• [0022]
    FIG. 2 is a sectional view taken along the a-a line of FIG. 1.
  • [0023]
    FIG. 3 is a plan view showing an example of the hydrogen-permeable membrane unit of the present invention.
  • [0024]
    FIG. 4 is a sectional view taken along the b-b line of FIG. 3.
  • [0025]
    FIG. 5 is a flow chart showing an example of the process for producing a hydrogen-permeable membrane unit according to the present invention.
  • [0026]
    FIG. 6 is a sectional view showing a hydrogen permeability tester.
  • [0027]
    In these figures, 1 is a hydrogen-permeable membrane; 3 is a hydrogen-permeable membrane unit; 11 is hydrogen-permeable metal particles; 13 is a ceramic material; 23 is a ceramic substrate; 25 is a sealing material; 27 is a stainless steel holder; 31 is a cell for mixed gas; 33 is an injection hole for mixed gas; 35 is a suction hole for mixed gas; 37 is a pressure sensor for mixed gas; 41 is a cell for gas after permeation; 43 is a sampling hole for gas after permeation; 45 is a suction hole for gas after permeation; and 47 is a pressure sensor for gas after permeation.
  • BEST MODE FOR CARRYING OUT THE INVENTION
  • [0028]
    The present invention is described in detail below with referring to the attached drawings.
  • [0029]
    FIG. 1 is a plan view showing an example of the hydrogen-permeable membrane of the present invention. In FIG. 1, 1 is a hydrogen-permeable membrane. 11 is particles of a hydrogen-permeable metal and is dispersed in a ceramic material 13 (a matrix) substantially uniformly. The diameters of the hydrogen-permeable metal particles 11 is 1 to 10 nm, preferably 2 to 8 nm, more preferably 3 to 6 nm and is smaller than the thickness of the hydrogen-permeable membrane 1.
  • [0030]
    FIG. 2 shows a section of FIG. 1 along an a-a line. The numerals in FIG. 2 are the same as in FIG. 1. The thickness of the hydrogen-permeable membrane is preferably 5 to 1,000 nm.
  • [0031]
    FIG. 3 is a plan view showing an example of the hydrogen-permeable membrane unit of the present invention wherein a hydrogen-permeable membrane is fitted to a holder. In FIG. 3, 3 is a hydrogen-permeable membrane unit; 27 is a stainless steel holder; 23 is a porous ceramic substrate fitted to the stainless steel holder 27; and 1 is a hydrogen-permeable membrane and is formed on one side of the porous ceramic substrate 23. 25 is a sealing material for filling the gap between the porous ceramic substrate 23 and the stainless steel holder 27 gas-tightly. As the method for sealing, there can be mentioned, for example, a brazing method using a brazing material, such as high-melting metal method, active metal method or the like. Therefore, as the sealing material, there is used a material used in such a sealing method. Sealing may be conducted using an inorganic adhesive. The sealing material 25 fills the above-mentioned gap with no space left. Incidentally, as the porous ceramic substrate, there can be used, for example, a commercial product having pores of about 5 nm in diameter.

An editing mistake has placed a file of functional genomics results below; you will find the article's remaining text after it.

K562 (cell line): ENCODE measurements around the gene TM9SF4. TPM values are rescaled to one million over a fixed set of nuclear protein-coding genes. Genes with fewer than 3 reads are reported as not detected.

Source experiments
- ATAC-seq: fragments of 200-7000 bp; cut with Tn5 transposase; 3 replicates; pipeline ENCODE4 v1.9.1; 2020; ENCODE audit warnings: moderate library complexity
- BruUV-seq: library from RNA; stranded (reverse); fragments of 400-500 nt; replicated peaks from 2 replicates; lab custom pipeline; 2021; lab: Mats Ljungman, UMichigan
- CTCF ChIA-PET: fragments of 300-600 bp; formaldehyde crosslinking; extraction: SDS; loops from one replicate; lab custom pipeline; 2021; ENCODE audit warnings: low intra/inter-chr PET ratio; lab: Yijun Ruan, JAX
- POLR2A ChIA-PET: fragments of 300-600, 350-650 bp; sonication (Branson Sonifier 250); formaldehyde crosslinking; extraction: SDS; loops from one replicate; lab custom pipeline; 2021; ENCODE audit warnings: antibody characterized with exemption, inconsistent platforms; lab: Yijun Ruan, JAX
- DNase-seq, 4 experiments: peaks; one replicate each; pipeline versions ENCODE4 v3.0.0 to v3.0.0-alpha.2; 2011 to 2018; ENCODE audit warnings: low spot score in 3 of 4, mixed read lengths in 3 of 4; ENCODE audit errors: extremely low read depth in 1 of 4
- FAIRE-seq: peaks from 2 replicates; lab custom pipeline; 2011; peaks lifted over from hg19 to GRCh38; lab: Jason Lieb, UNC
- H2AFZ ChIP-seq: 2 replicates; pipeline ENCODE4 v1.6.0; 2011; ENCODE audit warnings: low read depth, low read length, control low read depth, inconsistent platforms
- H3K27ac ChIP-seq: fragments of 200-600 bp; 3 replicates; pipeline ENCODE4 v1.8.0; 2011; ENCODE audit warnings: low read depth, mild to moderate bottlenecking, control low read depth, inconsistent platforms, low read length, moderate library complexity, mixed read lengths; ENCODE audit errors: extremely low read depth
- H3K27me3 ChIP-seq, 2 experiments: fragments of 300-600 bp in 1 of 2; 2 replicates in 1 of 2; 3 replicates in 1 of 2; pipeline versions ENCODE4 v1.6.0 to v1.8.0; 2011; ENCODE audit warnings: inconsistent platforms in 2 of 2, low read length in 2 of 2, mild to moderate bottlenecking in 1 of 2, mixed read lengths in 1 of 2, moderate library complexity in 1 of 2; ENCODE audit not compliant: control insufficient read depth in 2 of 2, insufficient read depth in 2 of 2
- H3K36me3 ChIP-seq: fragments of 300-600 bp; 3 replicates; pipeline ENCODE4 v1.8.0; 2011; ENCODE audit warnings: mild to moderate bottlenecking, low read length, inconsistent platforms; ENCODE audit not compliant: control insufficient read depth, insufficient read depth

• [0032]
    FIG. 4 shows a section of FIG. 3 along a b-b line. The numerals in FIG. 4 are the same as in FIG. 3.
  • [0033]
    FIG. 5 is a flow chart showing an example of the process for producing a hydrogen-permeable membrane unit according to the present invention. First, a porous ceramic substrate is fitted to a stainless steel holder; the gap between them is filled with a sealing material (a brazing material); then, they are fired. Thereby, the porous ceramic substrate and the stainless steel holder are integrated. Then, a target composed of a hydrogen-permeable metal or an alloy thereof and a target composed of a raw material of ceramic are placed in a high-frequency magnetron sputtering apparatus. Then, sputtering is conducted in an atmosphere of nitrogen gas and/or oxygen gas. Thereby is formed, on one side of the porous ceramic substrate, a hydrogen-permeable membrane wherein particles of the hydrogen-permeable metal or alloy thereof are dispersed in a matrix composed of the ceramic material. The thus-obtained hydrogen-permeable membrane unit is subjected to quality check as necessary and, when there is no problem in quality, is used as a product of hydrogen-permeable membrane unit.
  • [0034]
    FIG. 6 is a sectional view of a hydrogen permeability tester used in the Examples of the present invention. In FIG. 6, 31 is a cell for mixed gas; 33 is an injection hole for a to-be-tested mixed gas fed to the mixed gas cell; 35 is a suction hole for mixed gas in mixed gas cell; 37 is a pressure sensor; 41 is a cell for gas after permeation; 43 is a sampling hole for gas after permeation; 45 is a suction hole for gas after permeation in cell 41; and 47 a sensor for pressure in cell 41. The other numerals shown in FIG. 6 are the same as the numerals shown in FIG. 3.
  • [0000]
    (Hydrogen-Permeable Metal Particles)
  • [0035]